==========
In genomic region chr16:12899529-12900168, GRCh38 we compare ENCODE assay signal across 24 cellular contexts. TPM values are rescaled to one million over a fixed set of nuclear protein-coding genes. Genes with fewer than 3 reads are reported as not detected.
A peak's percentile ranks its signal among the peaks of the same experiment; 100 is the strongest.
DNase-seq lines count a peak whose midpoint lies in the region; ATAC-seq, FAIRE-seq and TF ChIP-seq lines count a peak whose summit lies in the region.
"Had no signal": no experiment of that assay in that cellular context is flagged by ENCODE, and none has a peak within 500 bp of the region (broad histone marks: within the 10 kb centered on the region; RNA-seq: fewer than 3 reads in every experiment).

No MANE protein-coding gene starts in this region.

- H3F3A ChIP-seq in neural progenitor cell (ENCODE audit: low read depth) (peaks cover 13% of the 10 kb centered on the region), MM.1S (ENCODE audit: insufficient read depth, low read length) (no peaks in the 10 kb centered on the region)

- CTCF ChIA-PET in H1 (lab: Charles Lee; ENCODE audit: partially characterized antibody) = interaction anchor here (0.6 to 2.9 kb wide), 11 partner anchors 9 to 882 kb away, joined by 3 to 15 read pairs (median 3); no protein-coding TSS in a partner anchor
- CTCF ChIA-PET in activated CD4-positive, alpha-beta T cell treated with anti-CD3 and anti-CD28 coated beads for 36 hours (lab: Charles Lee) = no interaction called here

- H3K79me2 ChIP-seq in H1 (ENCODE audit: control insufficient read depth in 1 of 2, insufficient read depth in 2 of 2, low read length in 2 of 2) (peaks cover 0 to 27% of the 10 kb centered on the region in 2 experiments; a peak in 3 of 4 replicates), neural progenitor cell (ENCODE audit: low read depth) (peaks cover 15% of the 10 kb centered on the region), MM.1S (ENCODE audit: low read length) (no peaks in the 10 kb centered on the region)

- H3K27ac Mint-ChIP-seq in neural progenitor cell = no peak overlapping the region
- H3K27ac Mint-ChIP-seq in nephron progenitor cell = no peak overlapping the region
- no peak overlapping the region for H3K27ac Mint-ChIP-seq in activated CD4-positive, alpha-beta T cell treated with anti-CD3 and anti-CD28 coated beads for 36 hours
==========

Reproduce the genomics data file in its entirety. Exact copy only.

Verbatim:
In genomic region chr16:12899529-12900168, GRCh38 we compare ENCODE assay signal across 24 cellular contexts. TPM values are rescaled to one million over a fixed set of nuclear protein-coding genes. Genes with fewer than 3 reads are reported as not detected.
A peak's percentile ranks its signal among the peaks of the same experiment; 100 is the strongest.
DNase-seq lines count a peak whose midpoint lies in the region; ATAC-seq, FAIRE-seq and TF ChIP-seq lines count a peak whose summit lies in the region.
"Had no signal": no experiment of that assay in that cellular context is flagged by ENCODE, and none has a peak within 500 bp of the region (broad histone marks: within the 10 kb centered on the region; RNA-seq: fewer than 3 reads in every experiment).

No MANE protein-coding gene starts in this region.

- H3F3A ChIP-seq in neural progenitor cell (ENCODE audit: low read depth) (peaks cover 13% of the 10 kb centered on the region), MM.1S (ENCODE audit: insufficient read depth, low read length) (no peaks in the 10 kb centered on the region)

- CTCF ChIA-PET in H1 (lab: Charles Lee; ENCODE audit: partially characterized antibody) = interaction anchor here (0.6 to 2.9 kb wide), 11 partner anchors 9 to 882 kb away, joined by 3 to 15 read pairs (median 3); no protein-coding TSS in a partner anchor
- CTCF ChIA-PET in activated CD4-positive, alpha-beta T cell treated with anti-CD3 and anti-CD28 coated beads for 36 hours (lab: Charles Lee) = no interaction called here

- H3K79me2 ChIP-seq in H1 (ENCODE audit: control insufficient read depth in 1 of 2, insufficient read depth in 2 of 2, low read length in 2 of 2) (peaks cover 0 to 27% of the 10 kb centered on the region in 2 experiments; a peak in 3 of 4 replicates), neural progenitor cell (ENCODE audit: low read depth) (peaks cover 15% of the 10 kb centered on the region), MM.1S (ENCODE audit: low read length) (no peaks in the 10 kb centered on the region)

- H3K27ac Mint-ChIP-seq in neural progenitor cell = no peak overlapping the region
- H3K27ac Mint-ChIP-seq in nephron progenitor cell = no peak overlapping the region
- no peak overlapping the region for H3K27ac Mint-ChIP-seq in activated CD4-positive, alpha-beta T cell treated with anti-CD3 and anti-CD28 coated beads for 36 hours